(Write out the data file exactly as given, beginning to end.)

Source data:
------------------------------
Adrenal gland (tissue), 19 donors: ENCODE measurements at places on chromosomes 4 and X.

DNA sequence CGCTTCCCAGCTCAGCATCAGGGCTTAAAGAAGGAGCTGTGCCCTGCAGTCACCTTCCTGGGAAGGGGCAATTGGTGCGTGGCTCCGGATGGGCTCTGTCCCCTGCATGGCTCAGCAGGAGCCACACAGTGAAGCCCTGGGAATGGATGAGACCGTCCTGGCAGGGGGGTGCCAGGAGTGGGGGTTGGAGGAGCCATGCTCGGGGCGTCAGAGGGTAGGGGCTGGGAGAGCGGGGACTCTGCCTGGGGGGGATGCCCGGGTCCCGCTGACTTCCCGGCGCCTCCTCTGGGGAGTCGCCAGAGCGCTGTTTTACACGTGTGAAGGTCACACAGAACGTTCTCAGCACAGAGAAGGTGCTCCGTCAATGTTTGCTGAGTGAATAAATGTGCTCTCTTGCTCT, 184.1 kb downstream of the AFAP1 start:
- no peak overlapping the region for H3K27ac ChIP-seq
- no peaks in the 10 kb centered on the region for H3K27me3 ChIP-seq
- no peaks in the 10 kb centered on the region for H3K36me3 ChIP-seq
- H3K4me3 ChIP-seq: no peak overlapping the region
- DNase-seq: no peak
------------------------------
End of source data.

Adrenal gland (tissue), 19 donors: ENCODE measurements at places on chromosomes 4 and X.

DNA sequence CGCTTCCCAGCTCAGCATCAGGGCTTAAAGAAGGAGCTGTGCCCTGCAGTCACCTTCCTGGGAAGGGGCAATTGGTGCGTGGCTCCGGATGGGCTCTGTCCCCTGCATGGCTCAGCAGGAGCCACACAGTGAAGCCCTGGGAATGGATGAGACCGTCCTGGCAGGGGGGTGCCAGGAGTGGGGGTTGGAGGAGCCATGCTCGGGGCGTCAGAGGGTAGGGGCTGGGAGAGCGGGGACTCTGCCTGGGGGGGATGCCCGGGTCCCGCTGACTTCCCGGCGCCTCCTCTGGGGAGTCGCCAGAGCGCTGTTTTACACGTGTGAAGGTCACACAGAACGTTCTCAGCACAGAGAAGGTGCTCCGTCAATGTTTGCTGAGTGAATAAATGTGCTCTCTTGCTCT, 184.1 kb downstream of the AFAP1 start:
- no peak overlapping the region for H3K27ac ChIP-seq
- no peaks in the 10 kb centered on the region for H3K27me3 ChIP-seq
- no peaks in the 10 kb centered on the region for H3K36me3 ChIP-seq
- H3K4me3 ChIP-seq: no peak overlapping the region
- DNase-seq: no peak